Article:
While the move applies to EU operators that insure and finance ships carrying Russian crude oil worldwide, it does not apply to Russian oil imports coming into the 27-member bloc through pipelines. Member countries such as Bulgaria, the Czech Republic, Hungary and Slovakia are heavily dependent on Russian pipeline oil and will be allowed to continue imports temporarily until they develop alternative supplies.
But the compromise included a sweetener. The EU will immediately move to a ninth package of sanctions targeting “the military and defence sector, companies producing military equipment, or those who are planning the missile strikes”, foreign policy chief Josep Borrell said.
Russia already discounts its oil to $60, well below the Brent crude benchmark of $87, and the EU cap did nothing to upset that.
“We will not recognise any ceilings,” Kremlin spokesman Dmitry Peskov said, adding that “the adoption of these decisions is a step towards the destabilisation of world energy markets”.
Meanwhile, Ukrainian Foreign Minister Dmytro Kuleba, in an interview with India’s NDTV, questioned the Indian government’s neutrality and continued purchases of Russian oil.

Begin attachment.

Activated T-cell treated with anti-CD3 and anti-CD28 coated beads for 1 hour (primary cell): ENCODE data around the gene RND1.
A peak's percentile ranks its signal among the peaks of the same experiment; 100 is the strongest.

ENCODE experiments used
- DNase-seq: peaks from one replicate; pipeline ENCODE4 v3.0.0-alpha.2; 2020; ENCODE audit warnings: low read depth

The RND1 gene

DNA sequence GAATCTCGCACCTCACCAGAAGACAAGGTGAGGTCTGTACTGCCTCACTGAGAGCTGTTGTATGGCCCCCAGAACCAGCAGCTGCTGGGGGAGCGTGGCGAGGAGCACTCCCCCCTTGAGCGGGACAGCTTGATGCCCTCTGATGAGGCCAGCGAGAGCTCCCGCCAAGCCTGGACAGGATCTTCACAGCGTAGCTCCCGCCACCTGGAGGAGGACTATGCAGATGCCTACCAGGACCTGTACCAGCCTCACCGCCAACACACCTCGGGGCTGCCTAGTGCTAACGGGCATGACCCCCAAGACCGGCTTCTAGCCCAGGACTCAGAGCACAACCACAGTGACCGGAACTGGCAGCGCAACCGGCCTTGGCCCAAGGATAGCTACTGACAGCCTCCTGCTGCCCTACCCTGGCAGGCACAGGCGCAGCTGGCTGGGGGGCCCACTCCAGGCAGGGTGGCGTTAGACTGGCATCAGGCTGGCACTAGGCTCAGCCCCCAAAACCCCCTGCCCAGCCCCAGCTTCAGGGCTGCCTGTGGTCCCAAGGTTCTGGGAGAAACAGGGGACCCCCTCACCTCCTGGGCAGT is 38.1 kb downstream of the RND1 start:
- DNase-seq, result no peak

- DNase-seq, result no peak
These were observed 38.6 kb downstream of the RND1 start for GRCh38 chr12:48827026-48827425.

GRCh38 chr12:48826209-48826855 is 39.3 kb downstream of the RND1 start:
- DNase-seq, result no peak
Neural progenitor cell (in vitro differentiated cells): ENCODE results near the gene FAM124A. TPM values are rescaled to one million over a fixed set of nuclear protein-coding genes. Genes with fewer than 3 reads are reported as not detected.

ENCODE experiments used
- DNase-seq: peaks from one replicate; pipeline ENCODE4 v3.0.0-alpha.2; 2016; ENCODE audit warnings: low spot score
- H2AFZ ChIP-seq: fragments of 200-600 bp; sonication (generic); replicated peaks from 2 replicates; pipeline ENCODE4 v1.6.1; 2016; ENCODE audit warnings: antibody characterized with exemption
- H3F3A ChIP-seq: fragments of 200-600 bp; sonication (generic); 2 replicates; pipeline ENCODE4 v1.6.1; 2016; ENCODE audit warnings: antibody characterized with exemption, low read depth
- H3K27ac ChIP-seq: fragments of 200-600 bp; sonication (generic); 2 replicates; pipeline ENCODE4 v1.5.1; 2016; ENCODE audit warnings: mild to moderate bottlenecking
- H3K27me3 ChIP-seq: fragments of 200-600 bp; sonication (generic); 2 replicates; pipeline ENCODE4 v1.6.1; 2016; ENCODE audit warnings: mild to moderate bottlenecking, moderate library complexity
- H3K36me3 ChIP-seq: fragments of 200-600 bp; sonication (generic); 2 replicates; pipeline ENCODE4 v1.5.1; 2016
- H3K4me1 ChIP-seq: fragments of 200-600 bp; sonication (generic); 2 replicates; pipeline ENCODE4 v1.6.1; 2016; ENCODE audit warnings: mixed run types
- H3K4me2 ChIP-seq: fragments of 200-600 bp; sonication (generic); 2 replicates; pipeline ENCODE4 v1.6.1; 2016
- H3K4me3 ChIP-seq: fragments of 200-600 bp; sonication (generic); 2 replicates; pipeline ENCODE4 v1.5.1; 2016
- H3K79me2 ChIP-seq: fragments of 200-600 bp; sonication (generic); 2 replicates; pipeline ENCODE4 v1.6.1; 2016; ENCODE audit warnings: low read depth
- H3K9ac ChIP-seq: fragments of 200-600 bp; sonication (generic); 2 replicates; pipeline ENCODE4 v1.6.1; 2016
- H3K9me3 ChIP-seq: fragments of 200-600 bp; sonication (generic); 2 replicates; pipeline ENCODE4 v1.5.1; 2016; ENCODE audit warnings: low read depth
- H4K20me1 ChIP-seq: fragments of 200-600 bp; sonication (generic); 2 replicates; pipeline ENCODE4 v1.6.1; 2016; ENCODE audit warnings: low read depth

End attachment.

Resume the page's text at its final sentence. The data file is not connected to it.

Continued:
“If you benefit because of our suffering, it would be good to see more of your help addressed to us,” he said.
Ukraine’s deputy military intelligence head Vadym Skibitskyi said some missiles raining down on Ukraine were manufactured during the summer, by which time Western sanctions were supposed to have choked off Russia’s ability to acquire vital components for them, such as computer chips.
“Unfortunately, the Russian Federation, due to the fact that it circumvents economic sanctions, is still able to produce a certain number of cruise missiles and other weapons,” said Skibitskyi. He also said Russia was talking to Iran about replenishing its stocks of ballistic missiles.